a tale of 2 feasts


We have been looking at the book of Esther in our Thursday night gathering here at the community house.

Esther is a tale of 2 feasts.

It begins with the most powerful human ruler on the earth, giving a show of “his royal glory and the splendor and pomp of his greatness for many days, 180 days.” (1:4) At this feast, “drinks were served in golden vessels, vessels of different kinds, and the royal wine was lavished according to the bounty of the king. And drinking was according to this edict: ‘There is no compulsion.’ For the king had given order to all the staff of his palace to do as each man desired.” (1:7-8) And in an attempt to give a show of his sovereignty, he calls to his wife, that he might show her off to his friends… And she says no. No? The most powerful human on earth cannot make a single individual, his own wife, to do his bidding. And so, the plot of Esther unfolds as this human king tries to assert his “sovereignty” in order that he might avert his own awareness of its artificiality.

The book of Esther does not only begin with a feast, it also ends with a feast.

A much different feast. The feast of Purim. “The Jews of the villages, who live in the rural towns, hold the fourteenth day of the month of Adar as a day for gladness and feasting, as a holiday, and as a day on which they send gifts of food to one another… sending gifts of food to one another and gifts to the poor.” ( 9:19,22) Instead of drinking until drunk and spending lavishly on themselves, doing whatever brings them fleeting pleasure (as in the first feast), the way this second feast was celebrated was to give “gifts of food to one another and gifts to the poor”.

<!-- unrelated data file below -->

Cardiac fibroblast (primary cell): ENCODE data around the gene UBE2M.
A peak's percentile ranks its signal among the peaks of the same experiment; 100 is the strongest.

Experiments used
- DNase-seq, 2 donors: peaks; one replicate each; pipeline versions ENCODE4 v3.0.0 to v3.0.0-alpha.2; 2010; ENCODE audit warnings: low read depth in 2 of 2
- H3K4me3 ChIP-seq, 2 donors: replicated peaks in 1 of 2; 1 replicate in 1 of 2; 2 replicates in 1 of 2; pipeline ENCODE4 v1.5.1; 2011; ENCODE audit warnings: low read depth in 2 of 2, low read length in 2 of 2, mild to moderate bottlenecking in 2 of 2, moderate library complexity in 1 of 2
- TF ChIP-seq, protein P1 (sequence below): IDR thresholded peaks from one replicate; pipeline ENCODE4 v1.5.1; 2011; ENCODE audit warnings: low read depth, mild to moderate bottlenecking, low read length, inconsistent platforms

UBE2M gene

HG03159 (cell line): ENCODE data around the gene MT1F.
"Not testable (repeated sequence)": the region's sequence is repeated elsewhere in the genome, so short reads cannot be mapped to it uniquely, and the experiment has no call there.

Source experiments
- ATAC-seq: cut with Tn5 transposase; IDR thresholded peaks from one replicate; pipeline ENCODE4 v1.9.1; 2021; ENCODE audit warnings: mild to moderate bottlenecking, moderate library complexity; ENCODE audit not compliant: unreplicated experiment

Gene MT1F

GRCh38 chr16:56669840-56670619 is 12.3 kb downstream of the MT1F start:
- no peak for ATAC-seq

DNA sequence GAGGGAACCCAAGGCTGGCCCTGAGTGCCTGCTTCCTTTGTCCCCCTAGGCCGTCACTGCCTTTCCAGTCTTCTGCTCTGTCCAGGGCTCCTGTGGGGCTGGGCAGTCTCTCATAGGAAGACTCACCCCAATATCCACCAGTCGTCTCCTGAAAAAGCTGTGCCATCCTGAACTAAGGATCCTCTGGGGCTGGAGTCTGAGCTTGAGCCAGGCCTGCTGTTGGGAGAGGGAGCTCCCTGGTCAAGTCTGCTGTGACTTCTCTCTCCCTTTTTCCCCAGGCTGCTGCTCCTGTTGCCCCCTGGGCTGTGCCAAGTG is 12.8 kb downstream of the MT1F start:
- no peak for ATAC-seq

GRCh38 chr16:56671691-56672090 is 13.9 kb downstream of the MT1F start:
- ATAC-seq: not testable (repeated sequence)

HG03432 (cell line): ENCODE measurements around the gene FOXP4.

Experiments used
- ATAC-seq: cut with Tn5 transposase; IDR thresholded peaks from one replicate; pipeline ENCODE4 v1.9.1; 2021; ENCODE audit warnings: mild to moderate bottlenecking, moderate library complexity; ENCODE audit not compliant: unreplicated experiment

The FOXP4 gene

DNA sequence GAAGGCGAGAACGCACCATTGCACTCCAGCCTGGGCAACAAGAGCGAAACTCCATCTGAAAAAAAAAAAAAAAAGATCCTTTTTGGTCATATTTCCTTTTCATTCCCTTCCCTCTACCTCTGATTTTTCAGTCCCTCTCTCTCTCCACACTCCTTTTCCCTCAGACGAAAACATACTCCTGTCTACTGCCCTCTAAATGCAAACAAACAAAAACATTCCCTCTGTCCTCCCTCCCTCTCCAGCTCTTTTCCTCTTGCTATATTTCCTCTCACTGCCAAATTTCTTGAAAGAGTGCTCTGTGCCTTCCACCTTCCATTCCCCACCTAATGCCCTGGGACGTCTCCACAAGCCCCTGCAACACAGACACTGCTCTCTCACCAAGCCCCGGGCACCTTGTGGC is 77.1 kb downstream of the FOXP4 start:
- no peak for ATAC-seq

But that isn’t the only difference between these two feasts. The first feast celebrates the artifical sovereignty of a human king, who can’t even get his own wife to do his bidding. The second feast celebrates the utter Sovereignty of the King of the Universe, who makes even his own enemies to do his bidding… Who makes even Haman to build the gallows for his own hanging! (7:9-10) Even more, this Sovereign God of the Universe, is invisible. He isn’t even mentioned once by name in the whole book of Esther. Though we can see the splendor of the kings of the earth and marvel at their artificial sovereignty, there is a day coming when the Sovereign King of the Universe will be seen, and every mouth will drop and every knee bow!

The whole Bible, is itself, also a tale of two feasts. Two feasts that are also much different in nature. The first feast involves Adam and Eve, feasting on the forbidden fruit, trying to be “like gods” gaining “the knowledge of good and evil”. It is this feast that thrusts us into the narrative plot of the Scriptures… of existence really. The good news is, that the Bible ends with a much different feast. The marriage supper of The Lamb. This feast involves those who have been rescued by Christ and enjoy sweet fellowship with Him… the One who loved them, conquered sin and death for them, and calls them to His table. The One who is truly Sovereign over all!

We have all eaten at the first feast… but now I ask you.